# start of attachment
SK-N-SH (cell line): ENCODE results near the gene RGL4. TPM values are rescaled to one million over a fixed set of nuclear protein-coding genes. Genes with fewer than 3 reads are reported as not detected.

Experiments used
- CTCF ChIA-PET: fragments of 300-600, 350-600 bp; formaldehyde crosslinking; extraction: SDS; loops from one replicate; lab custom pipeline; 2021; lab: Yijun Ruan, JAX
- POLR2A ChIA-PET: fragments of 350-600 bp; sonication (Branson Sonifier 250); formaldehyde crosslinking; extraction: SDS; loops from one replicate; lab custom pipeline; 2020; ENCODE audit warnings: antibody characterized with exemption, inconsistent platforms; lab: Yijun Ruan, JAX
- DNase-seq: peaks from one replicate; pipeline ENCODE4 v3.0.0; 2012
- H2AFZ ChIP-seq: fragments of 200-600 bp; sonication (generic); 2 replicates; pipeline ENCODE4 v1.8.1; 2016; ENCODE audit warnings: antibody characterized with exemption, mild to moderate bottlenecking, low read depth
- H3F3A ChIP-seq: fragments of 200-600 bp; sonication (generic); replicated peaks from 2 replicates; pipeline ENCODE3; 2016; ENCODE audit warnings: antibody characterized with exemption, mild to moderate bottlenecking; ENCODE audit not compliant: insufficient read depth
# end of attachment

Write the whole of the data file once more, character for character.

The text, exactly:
SK-N-SH (cell line): ENCODE results near the gene RGL4. TPM values are rescaled to one million over a fixed set of nuclear protein-coding genes. Genes with fewer than 3 reads are reported as not detected.

Experiments used
- CTCF ChIA-PET: fragments of 300-600, 350-600 bp; formaldehyde crosslinking; extraction: SDS; loops from one replicate; lab custom pipeline; 2021; lab: Yijun Ruan, JAX
- POLR2A ChIA-PET: fragments of 350-600 bp; sonication (Branson Sonifier 250); formaldehyde crosslinking; extraction: SDS; loops from one replicate; lab custom pipeline; 2020; ENCODE audit warnings: antibody characterized with exemption, inconsistent platforms; lab: Yijun Ruan, JAX
- DNase-seq: peaks from one replicate; pipeline ENCODE4 v3.0.0; 2012
- H2AFZ ChIP-seq: fragments of 200-600 bp; sonication (generic); 2 replicates; pipeline ENCODE4 v1.8.1; 2016; ENCODE audit warnings: antibody characterized with exemption, mild to moderate bottlenecking, low read depth
- H3F3A ChIP-seq: fragments of 200-600 bp; sonication (generic); replicated peaks from 2 replicates; pipeline ENCODE3; 2016; ENCODE audit warnings: antibody characterized with exemption, mild to moderate bottlenecking; ENCODE audit not compliant: insufficient read depth